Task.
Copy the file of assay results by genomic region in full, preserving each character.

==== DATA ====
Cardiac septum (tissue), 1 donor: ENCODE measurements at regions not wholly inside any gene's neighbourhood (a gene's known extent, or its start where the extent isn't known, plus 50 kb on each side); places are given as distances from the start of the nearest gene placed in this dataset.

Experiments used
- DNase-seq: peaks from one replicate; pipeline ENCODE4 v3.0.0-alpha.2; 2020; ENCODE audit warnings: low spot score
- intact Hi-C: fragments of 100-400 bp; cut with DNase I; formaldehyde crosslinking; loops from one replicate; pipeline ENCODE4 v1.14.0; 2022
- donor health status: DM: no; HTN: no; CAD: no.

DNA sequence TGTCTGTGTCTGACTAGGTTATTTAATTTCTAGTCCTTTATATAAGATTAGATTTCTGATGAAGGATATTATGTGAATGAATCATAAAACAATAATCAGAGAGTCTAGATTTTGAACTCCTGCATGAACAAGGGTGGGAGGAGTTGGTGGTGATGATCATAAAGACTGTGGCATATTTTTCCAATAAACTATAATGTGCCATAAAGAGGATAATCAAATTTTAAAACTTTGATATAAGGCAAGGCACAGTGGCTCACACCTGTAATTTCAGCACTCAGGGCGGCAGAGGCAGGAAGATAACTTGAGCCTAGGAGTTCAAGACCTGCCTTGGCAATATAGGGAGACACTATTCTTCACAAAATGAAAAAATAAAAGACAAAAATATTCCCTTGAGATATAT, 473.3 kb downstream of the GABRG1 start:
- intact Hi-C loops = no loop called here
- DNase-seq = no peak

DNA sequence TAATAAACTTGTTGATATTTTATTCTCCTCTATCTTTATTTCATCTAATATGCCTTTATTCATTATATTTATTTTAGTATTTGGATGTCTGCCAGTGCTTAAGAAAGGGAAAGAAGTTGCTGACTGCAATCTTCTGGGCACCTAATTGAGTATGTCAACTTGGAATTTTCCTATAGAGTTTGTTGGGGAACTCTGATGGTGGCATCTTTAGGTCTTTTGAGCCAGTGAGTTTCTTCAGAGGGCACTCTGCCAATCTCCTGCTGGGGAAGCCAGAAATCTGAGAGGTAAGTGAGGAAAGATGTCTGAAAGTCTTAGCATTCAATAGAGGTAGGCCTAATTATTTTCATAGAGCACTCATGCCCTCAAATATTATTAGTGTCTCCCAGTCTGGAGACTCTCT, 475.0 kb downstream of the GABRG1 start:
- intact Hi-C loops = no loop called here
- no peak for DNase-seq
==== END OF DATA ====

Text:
Cardiac septum (tissue), 1 donor: ENCODE measurements at regions not wholly inside any gene's neighbourhood (a gene's known extent, or its start where the extent isn't known, plus 50 kb on each side); places are given as distances from the start of the nearest gene placed in this dataset.

Experiments used
- DNase-seq: peaks from one replicate; pipeline ENCODE4 v3.0.0-alpha.2; 2020; ENCODE audit warnings: low spot score
- intact Hi-C: fragments of 100-400 bp; cut with DNase I; formaldehyde crosslinking; loops from one replicate; pipeline ENCODE4 v1.14.0; 2022
- donor health status: DM: no; HTN: no; CAD: no.

DNA sequence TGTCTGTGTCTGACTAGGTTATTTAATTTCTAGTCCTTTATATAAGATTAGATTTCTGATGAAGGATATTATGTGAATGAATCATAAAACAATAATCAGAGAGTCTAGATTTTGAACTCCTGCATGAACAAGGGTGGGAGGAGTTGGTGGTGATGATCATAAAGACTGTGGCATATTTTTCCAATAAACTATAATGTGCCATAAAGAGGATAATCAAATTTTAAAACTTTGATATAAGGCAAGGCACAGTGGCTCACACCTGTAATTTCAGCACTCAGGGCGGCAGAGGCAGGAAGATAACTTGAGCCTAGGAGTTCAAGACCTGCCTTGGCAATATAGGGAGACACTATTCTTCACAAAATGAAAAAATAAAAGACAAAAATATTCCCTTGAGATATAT, 473.3 kb downstream of the GABRG1 start:
- intact Hi-C loops = no loop called here
- DNase-seq = no peak

DNA sequence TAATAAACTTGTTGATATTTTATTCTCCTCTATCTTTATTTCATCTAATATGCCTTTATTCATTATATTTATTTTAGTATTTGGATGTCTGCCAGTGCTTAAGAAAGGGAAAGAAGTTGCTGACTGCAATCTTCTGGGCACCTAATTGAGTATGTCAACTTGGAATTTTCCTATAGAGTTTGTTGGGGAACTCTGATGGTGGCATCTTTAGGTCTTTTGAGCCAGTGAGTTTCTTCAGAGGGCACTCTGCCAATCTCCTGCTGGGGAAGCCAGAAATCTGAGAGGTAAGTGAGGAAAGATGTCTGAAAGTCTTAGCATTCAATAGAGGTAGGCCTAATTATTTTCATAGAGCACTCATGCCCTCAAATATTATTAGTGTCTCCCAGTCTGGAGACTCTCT, 475.0 kb downstream of the GABRG1 start:
- intact Hi-C loops = no loop called here
- no peak for DNase-seq